CASE STUDIES

Pharmacy Times, Volume 0,0

CASE ONE:WS, a 56-year-old man, presentsto USA Pharmacy and asksto speak with the pharmacist. Heexplains that he quit smoking 3days earlier. He had smoked 2packs a day for 30 years. WShas never before attempted toquit smoking. When his 5-yearoldgranddaughter told him thatsmoking was "gross," he decided that it was time to quit.

WS tells the pharmacist that he has been using a nicotinepatch. He applies the patch in the morning and leaves it inplace for 24 hours before replacing it. He has experiencedonly minimal cravings.

WS is concerned about his sudden inability to sleep. Whenhe does manage to fall asleep, he is plagued by nightmares.He wonders whether this condition is due to the fact that hequit smoking.

What might be a possible cause (and cure) for WS'sinsomnia and nightmares?

CASE TWO:GA, a 76-year-old woman,visits the ambulatory care clinicfor evaluation of recent episodesof confusion, rapid heartrate, and sweating. During thepast week, GA has experienced6 episodes of suddenconfusion, nausea, tremulousness,and sweatiness. She alsofeels as though her heart is racing. GA cannot identify whatcauses these symptoms. When the symptoms start, she sitsdown to rest and drinks some juice until she feels better.

GA's medical history is significant for hypertension, diabetesmellitus, and hyperlipidemia. She does not smoke ordrink alcohol. Her current medications include atorvastatin,40 mg daily; quinapril, 20 mg daily; chlorpropamide, 250 mgdaily; and aspirin, 81 mg daily.

The physician suspects that GA is suffering from episodesof hypoglycemia. He decides that a change in GA's medicationsis necessary. He knows that GA is on a tight budget, sohe asks the pharmacist what medications are available freeof charge through the clinic. The pharmacist informs him thatmultiple strengths of chlorpropamide, multiple strengths ofglipizide, and various insulins are available.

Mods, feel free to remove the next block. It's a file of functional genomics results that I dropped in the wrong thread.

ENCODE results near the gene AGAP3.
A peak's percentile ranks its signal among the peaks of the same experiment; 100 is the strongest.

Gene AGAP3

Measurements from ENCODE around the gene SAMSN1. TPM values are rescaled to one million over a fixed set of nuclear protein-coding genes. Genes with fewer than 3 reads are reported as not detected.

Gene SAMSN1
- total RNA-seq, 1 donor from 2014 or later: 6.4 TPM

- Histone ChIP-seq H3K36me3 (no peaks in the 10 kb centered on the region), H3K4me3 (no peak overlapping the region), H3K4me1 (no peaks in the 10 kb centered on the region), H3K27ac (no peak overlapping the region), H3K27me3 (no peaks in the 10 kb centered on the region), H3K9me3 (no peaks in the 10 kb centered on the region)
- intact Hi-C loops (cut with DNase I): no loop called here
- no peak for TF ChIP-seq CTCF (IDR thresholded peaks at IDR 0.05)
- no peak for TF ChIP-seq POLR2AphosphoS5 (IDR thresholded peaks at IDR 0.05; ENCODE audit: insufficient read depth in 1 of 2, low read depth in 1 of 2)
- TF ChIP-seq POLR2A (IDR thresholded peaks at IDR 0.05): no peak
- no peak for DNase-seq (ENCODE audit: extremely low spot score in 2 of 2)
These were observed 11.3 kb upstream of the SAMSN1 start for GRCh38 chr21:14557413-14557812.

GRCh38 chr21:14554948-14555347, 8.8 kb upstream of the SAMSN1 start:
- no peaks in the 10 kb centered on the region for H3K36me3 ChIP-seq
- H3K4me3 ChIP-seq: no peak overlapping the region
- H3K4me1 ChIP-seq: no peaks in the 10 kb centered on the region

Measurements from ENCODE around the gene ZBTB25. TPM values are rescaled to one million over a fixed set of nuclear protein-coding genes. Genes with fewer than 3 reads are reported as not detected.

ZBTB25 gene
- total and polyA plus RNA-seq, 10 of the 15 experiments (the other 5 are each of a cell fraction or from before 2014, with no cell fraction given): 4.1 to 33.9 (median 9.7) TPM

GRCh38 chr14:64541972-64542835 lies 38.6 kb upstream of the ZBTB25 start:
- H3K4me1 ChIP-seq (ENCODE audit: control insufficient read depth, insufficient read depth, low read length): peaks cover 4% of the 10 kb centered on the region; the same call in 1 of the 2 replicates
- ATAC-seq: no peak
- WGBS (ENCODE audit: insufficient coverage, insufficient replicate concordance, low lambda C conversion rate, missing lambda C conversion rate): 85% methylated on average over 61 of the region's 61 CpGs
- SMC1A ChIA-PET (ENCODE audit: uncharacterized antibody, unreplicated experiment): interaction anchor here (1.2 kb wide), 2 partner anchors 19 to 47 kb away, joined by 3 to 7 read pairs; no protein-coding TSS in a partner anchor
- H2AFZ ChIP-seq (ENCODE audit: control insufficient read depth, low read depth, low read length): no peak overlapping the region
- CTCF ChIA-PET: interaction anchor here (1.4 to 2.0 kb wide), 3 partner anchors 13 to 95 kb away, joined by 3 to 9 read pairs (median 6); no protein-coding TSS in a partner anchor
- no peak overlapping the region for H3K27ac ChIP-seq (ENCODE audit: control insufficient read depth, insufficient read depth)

After explaining GA's situation, the physician asks thepharmacist what she recommends to control GA's bloodsugars.

What should the pharmacist recommend?

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CASE ONE: Because WS is wearing a 24-hour patch, nicotine levels are maintained around the clock. Nocturnal nicotine levelsare associated with insomnia and nightmares. To reduce the incidence of these side effects, WS can remove the patch at bedtime. He also canconsider using a 16-hour patch, rather than one that is formulated for 24-hour use. If applied in the morning, the 16-hour patch will provide lowerconcentrations at night.

CASE TWO: Chlorpropamide's long half-life and active metabolites may be contributing to GA's hypoglycemia. Rather than reducing the dose, GAshould be switched to glipizide, a second-generation sulfonylurea that does not have active metabolites. She should be started on a low dose, andthen the dose should be titrated up if needed. GA would not be a candidate for insulin at this time because she already has low blood sugar. If shewere having difficulty keeping her blood sugar down, then insulin would be an option.

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